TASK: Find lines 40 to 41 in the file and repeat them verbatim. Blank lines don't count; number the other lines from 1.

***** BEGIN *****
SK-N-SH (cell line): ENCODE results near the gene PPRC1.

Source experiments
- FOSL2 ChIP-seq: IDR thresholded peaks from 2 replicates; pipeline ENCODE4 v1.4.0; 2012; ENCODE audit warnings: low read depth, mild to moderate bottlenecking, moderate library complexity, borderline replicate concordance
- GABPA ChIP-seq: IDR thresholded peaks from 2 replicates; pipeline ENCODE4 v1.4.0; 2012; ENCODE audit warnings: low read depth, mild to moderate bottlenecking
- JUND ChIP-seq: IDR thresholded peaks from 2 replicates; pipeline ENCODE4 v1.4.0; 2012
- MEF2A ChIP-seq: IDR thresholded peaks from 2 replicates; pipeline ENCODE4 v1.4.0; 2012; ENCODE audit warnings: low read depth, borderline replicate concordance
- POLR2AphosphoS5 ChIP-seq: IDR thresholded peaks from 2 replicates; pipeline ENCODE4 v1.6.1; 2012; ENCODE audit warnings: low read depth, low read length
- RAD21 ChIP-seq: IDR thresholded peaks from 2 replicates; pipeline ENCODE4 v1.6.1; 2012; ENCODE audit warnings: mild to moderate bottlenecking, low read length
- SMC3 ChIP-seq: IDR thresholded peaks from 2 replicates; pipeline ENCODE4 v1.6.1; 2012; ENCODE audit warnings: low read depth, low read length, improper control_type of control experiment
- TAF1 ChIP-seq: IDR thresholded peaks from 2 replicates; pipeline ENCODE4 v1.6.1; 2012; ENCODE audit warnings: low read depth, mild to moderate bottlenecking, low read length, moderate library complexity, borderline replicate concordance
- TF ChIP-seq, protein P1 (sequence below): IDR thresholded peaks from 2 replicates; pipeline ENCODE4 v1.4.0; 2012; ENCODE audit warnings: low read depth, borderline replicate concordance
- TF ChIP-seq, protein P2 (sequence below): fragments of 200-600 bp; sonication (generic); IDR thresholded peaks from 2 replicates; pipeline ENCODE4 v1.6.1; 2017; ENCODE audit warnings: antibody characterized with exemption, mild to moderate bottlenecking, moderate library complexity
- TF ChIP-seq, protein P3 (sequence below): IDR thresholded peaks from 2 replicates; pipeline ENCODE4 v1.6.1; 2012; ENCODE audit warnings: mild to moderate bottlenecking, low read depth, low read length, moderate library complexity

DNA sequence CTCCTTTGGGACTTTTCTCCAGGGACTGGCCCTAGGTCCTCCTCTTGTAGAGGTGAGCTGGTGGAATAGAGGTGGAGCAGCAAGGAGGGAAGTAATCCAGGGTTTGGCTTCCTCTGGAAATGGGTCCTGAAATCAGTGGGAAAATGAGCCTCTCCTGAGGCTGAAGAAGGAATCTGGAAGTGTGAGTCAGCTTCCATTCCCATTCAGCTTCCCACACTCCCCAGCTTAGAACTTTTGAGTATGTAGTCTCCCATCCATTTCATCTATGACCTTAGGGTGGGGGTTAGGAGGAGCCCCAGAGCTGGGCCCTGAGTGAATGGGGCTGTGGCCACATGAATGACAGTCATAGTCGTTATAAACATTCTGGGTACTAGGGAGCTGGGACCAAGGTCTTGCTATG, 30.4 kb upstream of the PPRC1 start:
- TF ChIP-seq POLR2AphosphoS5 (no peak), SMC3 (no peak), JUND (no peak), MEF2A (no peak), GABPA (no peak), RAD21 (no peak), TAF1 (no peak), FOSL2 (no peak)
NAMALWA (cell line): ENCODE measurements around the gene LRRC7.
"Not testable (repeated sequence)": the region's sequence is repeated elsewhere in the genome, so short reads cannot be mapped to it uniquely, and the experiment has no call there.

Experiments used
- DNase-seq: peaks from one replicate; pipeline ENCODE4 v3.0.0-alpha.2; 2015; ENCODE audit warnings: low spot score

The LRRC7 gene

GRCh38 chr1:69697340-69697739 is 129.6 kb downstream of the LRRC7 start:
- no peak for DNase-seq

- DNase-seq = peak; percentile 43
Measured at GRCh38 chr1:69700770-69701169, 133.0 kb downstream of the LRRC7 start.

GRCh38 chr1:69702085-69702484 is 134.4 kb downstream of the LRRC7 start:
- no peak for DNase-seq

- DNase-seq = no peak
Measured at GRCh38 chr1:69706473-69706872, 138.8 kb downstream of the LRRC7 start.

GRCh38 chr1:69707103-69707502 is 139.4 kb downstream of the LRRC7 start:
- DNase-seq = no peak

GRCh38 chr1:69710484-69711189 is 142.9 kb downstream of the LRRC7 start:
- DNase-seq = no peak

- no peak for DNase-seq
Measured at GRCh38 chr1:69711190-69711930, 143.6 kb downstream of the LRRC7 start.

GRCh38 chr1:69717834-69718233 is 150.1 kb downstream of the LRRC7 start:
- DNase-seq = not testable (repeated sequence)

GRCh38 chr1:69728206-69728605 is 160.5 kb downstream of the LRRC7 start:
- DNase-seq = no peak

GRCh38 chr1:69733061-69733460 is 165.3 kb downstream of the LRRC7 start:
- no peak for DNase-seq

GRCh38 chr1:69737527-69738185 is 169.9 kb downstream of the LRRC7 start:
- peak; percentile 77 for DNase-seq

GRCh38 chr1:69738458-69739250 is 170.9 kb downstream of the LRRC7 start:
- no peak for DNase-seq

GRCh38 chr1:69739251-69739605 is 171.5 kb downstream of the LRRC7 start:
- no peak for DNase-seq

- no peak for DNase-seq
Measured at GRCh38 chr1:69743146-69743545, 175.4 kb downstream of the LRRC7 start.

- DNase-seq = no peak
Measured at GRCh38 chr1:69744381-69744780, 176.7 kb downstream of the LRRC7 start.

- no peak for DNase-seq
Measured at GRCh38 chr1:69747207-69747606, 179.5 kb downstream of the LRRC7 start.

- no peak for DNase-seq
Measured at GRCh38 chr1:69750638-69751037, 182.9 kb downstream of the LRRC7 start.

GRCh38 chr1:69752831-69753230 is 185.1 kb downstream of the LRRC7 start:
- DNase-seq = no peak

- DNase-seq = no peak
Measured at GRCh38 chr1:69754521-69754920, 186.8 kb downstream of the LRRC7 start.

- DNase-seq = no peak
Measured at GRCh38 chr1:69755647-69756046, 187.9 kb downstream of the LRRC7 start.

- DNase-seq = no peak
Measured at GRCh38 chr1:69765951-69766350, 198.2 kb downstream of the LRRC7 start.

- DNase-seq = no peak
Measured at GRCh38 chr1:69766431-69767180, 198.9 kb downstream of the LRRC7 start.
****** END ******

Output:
- no peak for DNase-seq

GRCh38 chr1:69737527-69738185 is 169.9 kb downstream of the LRRC7 start: